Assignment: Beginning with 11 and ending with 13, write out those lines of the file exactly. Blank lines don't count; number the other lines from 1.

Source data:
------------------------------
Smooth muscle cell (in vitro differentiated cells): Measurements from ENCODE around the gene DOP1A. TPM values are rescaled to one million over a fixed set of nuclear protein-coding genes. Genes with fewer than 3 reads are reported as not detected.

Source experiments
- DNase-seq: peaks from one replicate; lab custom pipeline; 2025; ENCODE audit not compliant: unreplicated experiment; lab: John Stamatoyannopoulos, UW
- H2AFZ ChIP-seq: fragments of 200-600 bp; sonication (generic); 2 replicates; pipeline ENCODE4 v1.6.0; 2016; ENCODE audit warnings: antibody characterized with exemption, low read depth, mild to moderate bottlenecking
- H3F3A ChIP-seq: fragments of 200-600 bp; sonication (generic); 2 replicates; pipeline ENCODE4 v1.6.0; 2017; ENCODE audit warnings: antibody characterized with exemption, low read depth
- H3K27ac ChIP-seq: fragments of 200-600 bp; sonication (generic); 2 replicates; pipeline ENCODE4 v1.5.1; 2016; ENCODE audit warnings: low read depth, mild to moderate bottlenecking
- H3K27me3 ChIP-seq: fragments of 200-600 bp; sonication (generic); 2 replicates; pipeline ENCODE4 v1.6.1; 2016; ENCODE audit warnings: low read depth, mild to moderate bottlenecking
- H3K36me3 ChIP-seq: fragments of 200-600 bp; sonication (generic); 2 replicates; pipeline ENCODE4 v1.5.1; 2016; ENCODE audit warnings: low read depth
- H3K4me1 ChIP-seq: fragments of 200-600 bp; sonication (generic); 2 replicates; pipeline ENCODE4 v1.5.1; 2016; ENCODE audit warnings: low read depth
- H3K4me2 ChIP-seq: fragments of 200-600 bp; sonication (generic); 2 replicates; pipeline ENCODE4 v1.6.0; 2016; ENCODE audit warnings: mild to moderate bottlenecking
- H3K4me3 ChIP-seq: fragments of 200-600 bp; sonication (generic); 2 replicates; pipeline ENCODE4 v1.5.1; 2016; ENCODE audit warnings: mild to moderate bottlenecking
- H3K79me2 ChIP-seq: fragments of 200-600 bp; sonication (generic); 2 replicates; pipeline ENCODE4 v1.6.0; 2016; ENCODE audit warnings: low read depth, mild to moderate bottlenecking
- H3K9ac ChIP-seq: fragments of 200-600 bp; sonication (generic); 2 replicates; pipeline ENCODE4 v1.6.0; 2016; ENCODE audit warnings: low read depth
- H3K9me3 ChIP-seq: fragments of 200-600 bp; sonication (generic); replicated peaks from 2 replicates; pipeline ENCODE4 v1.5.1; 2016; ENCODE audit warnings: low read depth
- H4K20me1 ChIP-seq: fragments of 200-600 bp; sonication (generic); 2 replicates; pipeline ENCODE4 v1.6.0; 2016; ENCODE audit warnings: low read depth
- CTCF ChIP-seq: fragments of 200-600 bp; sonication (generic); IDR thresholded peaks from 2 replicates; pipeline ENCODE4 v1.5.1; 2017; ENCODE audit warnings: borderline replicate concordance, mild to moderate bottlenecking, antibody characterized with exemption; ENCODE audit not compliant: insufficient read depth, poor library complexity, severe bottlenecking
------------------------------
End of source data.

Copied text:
- H3K4me3 ChIP-seq: fragments of 200-600 bp; sonication (generic); 2 replicates; pipeline ENCODE4 v1.5.1; 2016; ENCODE audit warnings: mild to moderate bottlenecking
- H3K79me2 ChIP-seq: fragments of 200-600 bp; sonication (generic); 2 replicates; pipeline ENCODE4 v1.6.0; 2016; ENCODE audit warnings: low read depth, mild to moderate bottlenecking
- H3K9ac ChIP-seq: fragments of 200-600 bp; sonication (generic); 2 replicates; pipeline ENCODE4 v1.6.0; 2016; ENCODE audit warnings: low read depth